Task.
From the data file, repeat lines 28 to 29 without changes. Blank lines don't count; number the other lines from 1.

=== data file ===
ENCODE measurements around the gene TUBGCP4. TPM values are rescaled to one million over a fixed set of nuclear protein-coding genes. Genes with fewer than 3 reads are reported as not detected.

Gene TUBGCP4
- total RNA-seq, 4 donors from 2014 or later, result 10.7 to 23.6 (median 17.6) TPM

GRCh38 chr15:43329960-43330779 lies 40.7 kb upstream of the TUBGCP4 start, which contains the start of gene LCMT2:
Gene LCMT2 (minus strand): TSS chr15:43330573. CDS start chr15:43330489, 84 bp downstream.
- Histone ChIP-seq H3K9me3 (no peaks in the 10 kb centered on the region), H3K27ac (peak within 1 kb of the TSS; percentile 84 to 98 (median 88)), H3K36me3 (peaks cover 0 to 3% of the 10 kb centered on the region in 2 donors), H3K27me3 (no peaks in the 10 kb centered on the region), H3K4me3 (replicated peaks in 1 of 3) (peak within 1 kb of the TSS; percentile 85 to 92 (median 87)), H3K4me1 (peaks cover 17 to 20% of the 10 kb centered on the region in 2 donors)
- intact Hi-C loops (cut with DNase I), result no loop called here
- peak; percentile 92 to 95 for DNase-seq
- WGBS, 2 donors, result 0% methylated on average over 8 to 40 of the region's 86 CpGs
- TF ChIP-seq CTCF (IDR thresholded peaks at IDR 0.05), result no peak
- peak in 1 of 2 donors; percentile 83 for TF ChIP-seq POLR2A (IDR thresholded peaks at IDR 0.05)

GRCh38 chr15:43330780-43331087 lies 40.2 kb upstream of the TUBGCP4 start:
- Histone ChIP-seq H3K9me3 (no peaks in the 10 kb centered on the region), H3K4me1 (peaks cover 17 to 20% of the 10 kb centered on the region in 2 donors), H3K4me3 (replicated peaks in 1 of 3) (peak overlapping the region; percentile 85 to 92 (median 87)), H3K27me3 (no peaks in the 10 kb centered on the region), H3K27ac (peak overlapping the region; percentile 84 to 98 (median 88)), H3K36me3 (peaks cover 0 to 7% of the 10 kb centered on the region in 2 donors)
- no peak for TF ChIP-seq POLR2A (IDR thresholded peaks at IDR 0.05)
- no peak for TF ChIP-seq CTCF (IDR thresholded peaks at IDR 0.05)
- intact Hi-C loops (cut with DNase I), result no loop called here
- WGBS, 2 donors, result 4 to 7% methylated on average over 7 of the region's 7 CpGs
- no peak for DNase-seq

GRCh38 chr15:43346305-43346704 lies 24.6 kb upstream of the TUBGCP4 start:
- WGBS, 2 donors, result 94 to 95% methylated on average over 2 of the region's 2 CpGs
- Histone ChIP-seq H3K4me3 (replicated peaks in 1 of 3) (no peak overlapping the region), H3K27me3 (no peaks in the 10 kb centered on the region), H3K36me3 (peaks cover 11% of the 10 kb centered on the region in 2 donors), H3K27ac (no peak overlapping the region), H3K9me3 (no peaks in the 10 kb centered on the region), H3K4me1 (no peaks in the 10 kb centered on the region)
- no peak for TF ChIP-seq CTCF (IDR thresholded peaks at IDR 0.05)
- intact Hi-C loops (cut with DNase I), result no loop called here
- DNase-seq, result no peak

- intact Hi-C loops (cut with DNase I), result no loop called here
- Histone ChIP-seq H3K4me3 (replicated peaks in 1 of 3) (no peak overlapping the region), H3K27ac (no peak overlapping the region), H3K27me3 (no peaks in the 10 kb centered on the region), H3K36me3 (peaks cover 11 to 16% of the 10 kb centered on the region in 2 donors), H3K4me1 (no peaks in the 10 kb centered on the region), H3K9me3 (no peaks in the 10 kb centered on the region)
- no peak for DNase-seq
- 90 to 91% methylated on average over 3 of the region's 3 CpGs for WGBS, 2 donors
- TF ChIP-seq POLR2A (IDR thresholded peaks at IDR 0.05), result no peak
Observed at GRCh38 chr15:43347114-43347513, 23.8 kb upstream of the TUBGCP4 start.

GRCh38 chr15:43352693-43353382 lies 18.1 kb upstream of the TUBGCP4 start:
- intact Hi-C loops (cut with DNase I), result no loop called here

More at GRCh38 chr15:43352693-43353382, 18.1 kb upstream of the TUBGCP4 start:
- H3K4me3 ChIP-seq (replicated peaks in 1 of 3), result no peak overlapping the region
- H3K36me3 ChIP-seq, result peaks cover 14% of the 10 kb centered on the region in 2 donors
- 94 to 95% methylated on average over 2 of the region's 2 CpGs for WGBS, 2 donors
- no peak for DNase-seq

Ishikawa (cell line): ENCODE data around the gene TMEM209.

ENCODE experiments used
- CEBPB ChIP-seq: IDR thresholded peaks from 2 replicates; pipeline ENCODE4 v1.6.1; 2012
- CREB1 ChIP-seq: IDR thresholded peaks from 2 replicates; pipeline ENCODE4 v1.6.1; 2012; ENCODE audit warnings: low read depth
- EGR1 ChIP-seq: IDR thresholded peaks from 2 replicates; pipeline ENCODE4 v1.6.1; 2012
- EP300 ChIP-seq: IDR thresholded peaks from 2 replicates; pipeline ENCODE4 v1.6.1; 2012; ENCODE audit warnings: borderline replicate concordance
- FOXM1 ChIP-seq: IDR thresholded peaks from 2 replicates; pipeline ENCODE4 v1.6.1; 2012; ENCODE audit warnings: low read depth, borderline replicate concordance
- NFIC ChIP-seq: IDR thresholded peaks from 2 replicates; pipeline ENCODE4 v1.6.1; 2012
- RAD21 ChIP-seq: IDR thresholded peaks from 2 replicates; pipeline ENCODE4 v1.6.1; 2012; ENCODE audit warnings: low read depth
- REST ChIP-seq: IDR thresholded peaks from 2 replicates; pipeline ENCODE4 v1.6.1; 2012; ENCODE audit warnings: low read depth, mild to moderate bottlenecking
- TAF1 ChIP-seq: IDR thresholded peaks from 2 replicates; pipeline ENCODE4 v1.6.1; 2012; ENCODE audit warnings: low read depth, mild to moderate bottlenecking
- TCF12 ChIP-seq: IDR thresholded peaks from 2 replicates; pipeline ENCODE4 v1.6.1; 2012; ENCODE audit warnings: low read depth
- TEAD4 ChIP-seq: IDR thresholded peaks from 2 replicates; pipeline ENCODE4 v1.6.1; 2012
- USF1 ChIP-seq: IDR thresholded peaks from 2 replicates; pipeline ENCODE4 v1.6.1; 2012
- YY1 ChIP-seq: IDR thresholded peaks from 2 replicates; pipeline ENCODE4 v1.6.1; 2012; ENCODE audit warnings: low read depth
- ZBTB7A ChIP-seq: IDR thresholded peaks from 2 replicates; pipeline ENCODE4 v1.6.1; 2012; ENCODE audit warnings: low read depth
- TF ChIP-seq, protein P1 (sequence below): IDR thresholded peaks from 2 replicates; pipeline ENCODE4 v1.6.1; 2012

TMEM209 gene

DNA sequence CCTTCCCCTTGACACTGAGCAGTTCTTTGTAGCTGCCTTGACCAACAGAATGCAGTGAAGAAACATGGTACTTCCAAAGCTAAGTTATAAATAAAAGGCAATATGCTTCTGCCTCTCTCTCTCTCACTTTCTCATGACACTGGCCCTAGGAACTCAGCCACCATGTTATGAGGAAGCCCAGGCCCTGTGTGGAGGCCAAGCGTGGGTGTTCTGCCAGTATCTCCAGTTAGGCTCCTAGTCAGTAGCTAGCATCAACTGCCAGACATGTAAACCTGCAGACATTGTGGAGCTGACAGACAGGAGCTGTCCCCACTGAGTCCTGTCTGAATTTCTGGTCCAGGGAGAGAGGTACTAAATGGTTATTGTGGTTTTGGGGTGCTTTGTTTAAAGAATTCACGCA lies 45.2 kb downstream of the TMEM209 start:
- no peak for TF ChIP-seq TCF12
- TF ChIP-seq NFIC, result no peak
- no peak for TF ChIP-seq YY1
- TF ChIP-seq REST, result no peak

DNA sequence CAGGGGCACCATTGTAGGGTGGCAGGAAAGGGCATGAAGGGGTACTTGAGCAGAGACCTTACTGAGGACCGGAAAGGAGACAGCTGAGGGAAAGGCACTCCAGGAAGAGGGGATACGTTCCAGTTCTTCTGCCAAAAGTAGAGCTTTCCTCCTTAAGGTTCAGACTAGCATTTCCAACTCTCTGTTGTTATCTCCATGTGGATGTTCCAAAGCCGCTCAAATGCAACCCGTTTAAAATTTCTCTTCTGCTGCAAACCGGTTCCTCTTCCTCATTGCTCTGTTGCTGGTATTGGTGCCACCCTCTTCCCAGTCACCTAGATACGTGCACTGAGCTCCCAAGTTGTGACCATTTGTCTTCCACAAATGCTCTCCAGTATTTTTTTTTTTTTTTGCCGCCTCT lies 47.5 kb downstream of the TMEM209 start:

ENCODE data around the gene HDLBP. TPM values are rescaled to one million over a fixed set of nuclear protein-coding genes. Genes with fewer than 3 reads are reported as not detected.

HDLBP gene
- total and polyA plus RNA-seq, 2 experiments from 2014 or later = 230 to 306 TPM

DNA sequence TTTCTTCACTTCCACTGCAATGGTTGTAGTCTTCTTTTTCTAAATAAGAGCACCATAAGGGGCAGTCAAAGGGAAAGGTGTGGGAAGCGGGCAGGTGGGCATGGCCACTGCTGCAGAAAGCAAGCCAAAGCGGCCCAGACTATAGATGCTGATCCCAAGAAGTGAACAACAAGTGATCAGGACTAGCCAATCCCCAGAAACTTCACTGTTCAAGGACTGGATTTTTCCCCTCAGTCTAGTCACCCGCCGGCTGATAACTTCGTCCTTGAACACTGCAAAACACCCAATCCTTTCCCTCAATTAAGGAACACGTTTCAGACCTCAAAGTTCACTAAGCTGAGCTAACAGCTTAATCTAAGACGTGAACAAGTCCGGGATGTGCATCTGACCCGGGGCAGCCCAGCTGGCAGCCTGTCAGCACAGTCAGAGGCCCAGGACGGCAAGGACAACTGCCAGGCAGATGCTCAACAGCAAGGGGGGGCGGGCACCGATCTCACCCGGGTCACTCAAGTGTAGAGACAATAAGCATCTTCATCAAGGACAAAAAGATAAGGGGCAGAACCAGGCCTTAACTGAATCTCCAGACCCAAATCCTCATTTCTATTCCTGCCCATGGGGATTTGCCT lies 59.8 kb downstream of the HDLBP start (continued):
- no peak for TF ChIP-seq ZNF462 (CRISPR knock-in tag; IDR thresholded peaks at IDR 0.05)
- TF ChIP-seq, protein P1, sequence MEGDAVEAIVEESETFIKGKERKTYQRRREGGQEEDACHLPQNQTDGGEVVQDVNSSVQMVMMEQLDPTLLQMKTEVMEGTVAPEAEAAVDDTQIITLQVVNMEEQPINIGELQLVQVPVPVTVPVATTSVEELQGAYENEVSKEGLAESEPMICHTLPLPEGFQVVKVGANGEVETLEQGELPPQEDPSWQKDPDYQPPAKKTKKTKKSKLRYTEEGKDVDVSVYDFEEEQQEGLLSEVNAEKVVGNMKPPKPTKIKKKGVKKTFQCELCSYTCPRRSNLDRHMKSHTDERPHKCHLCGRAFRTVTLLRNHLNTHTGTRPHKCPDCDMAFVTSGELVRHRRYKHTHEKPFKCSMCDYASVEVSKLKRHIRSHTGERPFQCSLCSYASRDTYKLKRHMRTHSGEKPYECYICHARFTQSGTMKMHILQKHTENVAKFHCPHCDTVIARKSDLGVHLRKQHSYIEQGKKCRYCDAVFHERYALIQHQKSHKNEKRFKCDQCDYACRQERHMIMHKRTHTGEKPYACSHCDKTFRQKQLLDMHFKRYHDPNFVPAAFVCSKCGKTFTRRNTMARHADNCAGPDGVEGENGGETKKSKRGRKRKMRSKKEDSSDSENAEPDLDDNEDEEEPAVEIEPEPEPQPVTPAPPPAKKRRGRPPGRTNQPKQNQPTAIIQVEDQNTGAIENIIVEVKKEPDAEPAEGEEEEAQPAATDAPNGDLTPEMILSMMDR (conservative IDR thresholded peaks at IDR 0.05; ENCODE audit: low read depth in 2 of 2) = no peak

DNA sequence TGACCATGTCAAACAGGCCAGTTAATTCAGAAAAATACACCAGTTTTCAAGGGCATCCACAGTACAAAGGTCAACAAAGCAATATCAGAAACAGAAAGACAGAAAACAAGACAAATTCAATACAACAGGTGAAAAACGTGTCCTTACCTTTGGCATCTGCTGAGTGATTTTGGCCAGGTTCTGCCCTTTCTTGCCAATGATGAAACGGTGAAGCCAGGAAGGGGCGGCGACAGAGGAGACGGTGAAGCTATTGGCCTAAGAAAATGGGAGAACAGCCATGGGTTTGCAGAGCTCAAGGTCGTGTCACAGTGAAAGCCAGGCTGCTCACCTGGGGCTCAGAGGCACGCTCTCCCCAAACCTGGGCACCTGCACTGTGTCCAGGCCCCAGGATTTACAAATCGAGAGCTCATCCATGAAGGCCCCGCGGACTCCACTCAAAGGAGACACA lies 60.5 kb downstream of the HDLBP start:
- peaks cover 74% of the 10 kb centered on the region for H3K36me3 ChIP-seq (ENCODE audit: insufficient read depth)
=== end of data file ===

- 90 to 91% methylated on average over 3 of the region's 3 CpGs for WGBS, 2 donors
- TF ChIP-seq POLR2A (IDR thresholded peaks at IDR 0.05), result no peak